When I went to London I had these big, starry eyes after winning the BBC talent competition – it was my first time away from home in Derry and I stayed for six months. While I was there I got an email about this new project in Northern Ireland called Music Theatre For Youth. It was so exciting; there had been nothing like it before.
I went to their weekends in the Stranmillis teacher training campus – it was so nice to have something like this so close to home. I didn't want to leave Northern Ireland and I wanted to continue my education here. Stranmillis was and is such a creative hub and it was brilliant to work with people from home in such an open environment.
We started first thing on a Friday and would have a musical ready by Monday. It was so slick, completely unbelievable.
I owe so much to the amazing Vernon Mound, whose brainchild it was, along with Jenny Cooke of the National Theatre.
Vernon sadly passed away four years ago but his advice stays with me every day. He said: 'There's more to be heard in silence than words', which I found very poignan.
He was really insightful and helped me find the truth in everything.
I'm a real summer school veteran – I went to the Foyle one in Derry since I was four. It gave me an early start in my career and 20-odd years on I'm off to Brazil with Celtic Woman.
So I'd recommend summer schools 100%.
The 16-year-old from Newtownards is a bassoonist with the Ulster Youth Orchestra, which is made up of the finest young instrumentalists aged 14-23 from across Northern Ireland. Every summer they meet for an intensive week-long residential training course, where they receive the highest level of musical training from leading professional musicians and distinguished conductors. She says:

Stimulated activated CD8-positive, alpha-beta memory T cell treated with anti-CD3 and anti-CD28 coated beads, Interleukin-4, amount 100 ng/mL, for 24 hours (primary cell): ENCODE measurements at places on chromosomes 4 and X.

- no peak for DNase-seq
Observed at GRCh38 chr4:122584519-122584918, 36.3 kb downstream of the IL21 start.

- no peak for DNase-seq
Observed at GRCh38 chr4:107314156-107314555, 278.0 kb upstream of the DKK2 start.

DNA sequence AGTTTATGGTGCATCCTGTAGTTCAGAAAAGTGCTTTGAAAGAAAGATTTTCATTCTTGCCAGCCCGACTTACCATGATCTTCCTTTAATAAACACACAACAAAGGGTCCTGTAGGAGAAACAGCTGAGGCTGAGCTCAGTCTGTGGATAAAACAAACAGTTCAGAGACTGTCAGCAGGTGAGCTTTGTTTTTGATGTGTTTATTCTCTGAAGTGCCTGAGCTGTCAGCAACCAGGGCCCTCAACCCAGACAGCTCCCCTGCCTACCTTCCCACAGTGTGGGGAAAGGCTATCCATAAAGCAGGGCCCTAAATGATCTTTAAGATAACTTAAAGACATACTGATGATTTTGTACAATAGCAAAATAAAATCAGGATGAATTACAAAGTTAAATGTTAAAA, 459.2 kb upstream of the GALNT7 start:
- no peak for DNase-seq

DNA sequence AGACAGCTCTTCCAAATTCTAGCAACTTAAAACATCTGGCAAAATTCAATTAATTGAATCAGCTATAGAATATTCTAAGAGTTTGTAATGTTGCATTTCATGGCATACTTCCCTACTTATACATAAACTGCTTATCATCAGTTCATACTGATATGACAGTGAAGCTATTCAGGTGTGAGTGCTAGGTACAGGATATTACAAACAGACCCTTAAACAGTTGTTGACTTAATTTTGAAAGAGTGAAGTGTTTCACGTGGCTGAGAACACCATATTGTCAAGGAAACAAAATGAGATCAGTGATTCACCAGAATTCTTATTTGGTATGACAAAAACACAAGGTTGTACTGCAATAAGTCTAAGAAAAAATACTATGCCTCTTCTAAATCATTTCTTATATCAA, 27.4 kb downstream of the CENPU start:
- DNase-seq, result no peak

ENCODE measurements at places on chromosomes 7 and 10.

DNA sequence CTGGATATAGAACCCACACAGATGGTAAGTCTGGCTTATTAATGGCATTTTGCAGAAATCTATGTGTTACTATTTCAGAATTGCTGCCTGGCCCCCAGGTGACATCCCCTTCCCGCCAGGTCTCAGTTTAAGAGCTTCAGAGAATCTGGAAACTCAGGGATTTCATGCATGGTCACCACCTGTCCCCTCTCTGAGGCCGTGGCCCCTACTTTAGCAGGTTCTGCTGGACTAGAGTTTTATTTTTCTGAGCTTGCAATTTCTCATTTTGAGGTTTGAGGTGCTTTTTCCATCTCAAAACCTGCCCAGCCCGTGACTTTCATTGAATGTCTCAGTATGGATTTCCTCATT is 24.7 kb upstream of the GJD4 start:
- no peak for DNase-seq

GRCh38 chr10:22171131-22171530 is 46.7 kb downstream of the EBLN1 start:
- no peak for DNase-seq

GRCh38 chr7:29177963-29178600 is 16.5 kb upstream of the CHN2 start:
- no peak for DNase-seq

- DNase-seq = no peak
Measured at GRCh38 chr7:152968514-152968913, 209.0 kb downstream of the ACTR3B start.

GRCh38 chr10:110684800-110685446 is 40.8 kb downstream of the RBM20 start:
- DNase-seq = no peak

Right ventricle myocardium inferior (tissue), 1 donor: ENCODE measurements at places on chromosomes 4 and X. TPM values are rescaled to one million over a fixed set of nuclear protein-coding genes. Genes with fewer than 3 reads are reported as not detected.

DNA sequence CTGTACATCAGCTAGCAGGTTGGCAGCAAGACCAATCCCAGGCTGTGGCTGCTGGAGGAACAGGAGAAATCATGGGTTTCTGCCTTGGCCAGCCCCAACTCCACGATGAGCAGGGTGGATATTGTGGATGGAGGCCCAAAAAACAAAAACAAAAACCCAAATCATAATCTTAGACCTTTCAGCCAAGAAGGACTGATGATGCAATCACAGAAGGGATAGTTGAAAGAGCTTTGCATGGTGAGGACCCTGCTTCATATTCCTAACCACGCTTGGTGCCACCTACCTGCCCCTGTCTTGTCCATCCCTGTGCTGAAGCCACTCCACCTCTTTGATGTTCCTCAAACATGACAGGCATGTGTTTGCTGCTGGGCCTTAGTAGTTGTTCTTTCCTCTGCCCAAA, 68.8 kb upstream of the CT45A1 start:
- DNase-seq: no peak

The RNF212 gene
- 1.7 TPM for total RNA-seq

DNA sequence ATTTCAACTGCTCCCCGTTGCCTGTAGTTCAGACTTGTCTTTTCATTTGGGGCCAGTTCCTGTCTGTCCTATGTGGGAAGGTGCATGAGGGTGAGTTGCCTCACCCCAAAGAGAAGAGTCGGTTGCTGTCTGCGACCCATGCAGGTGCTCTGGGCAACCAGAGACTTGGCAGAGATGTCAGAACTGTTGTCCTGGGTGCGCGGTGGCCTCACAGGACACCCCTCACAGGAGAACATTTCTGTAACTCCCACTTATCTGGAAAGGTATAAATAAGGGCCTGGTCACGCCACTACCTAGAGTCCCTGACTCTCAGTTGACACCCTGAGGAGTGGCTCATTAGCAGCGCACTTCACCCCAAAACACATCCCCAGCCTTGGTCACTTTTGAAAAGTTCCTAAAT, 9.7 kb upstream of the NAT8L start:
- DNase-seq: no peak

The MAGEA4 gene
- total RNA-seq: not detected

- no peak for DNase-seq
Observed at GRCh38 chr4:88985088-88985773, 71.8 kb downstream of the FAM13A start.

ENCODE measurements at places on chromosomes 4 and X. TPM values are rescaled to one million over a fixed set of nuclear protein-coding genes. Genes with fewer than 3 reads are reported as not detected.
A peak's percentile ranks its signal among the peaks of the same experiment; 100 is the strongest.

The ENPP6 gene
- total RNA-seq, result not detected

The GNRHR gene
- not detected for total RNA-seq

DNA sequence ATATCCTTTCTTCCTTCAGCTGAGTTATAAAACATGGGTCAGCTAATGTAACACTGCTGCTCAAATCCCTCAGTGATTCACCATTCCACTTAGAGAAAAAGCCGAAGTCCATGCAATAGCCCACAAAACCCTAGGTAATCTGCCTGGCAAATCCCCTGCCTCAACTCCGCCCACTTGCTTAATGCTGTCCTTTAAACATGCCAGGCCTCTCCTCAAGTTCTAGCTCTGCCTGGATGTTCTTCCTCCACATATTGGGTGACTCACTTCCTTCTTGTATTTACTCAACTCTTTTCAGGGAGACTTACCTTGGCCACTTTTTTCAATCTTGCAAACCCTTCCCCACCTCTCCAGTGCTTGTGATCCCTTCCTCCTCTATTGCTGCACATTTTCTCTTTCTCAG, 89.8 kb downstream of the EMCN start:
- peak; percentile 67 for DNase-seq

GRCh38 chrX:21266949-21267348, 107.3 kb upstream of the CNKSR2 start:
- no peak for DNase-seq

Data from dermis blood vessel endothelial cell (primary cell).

Say the word 'bassoon' and many people are dumbfounded! 'Oh, is that one of those long trumpets?' That's the sort of thing I have been asked. On one occasion, a certain individual (who I will not name and shame) asked where a bassoon 'lived'. To silly certain individual: that is a baboon you are thinking of!
Anyway, I play bassoon, and have done so since I was nine. I was smaller than the instrument, and throughout my years I have used it as a height-measuring gauge. However, I highly doubt 'a-bassoon-and-a- quarter' will ever be a standardised unit of measurement.
For the past few years, I have played this bassoon in a few orchestras, bands and so on, such as the Symphony Orchestra, my school's ensembles (Regent House) and music groups.
Music has eaten up a lot of my spare time but I audition nonetheless for the Ulster Youth Orchestra, which is basically an orchestra with young musicians around grade eight standard or above, ranging from the ages of 14-23.
It runs a summer residential, plus other play-in days and sometimes events at Easter, too.
This year the orchestra is being conducted by the one-and-only superstar conductor Garry Walker for some amazing repertoire, such as the first Prokofiev Romeo and Juliet suite, and a wee bit of the second one too (I think it's The Apprentice theme tune), and a few other pieces as well. Our summer course runs for a week and a half, and I can't wait to work with professional musicians and be around people who enjoy music as much as I do – cue the groans from my friends, who have to endure my ranting about music-related matters – and putting on some amazing concerts too.
It's a brilliant opportunity for the orchestra members to put on some incredible live performances, and for the audience to witness the music for real, rather than listen to a recording.
Unlike most singers/dodgy girl groups/ auto tune addicts nowadays, we can actually perform live!"